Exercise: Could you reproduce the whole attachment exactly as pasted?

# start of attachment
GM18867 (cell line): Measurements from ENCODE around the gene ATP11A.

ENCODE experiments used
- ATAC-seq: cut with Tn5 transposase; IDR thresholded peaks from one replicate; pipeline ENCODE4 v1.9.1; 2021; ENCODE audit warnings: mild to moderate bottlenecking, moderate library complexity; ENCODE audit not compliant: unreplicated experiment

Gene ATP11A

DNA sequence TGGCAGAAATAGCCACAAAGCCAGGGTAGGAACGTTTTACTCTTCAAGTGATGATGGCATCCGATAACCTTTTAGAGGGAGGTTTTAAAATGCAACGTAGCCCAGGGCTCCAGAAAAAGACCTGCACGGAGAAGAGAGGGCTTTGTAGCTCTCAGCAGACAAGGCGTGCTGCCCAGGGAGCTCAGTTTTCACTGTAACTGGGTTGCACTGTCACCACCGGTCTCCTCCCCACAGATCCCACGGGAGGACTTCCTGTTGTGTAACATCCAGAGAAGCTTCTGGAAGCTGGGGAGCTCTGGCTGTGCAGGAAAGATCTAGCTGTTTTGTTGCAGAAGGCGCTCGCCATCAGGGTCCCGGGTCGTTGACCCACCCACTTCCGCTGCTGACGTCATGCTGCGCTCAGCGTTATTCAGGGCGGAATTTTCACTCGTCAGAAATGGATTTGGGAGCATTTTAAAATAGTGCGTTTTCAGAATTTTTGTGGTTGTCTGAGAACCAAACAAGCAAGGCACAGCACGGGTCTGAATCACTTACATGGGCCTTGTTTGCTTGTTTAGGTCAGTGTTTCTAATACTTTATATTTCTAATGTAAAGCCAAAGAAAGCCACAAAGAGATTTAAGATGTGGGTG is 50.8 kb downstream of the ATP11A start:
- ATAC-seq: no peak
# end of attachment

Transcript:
GM18867 (cell line): Measurements from ENCODE around the gene ATP11A.

ENCODE experiments used
- ATAC-seq: cut with Tn5 transposase; IDR thresholded peaks from one replicate; pipeline ENCODE4 v1.9.1; 2021; ENCODE audit warnings: mild to moderate bottlenecking, moderate library complexity; ENCODE audit not compliant: unreplicated experiment

Gene ATP11A

DNA sequence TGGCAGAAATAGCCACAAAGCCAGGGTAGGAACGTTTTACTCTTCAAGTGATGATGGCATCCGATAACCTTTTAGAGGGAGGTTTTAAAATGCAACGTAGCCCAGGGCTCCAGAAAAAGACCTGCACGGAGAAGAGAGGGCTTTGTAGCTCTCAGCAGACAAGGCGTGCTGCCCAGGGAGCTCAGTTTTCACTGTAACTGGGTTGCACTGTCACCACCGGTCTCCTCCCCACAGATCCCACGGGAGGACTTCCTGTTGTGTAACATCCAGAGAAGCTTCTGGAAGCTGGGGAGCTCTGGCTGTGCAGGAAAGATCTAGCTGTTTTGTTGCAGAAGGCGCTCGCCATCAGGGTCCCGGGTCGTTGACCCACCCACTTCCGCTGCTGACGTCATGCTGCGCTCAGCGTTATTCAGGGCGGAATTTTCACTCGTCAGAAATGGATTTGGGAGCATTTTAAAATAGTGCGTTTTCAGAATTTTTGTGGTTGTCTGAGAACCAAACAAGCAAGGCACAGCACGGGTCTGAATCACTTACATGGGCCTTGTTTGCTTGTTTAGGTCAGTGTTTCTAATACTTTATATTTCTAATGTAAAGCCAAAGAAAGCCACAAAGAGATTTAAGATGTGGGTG is 50.8 kb downstream of the ATP11A start:
- ATAC-seq: no peak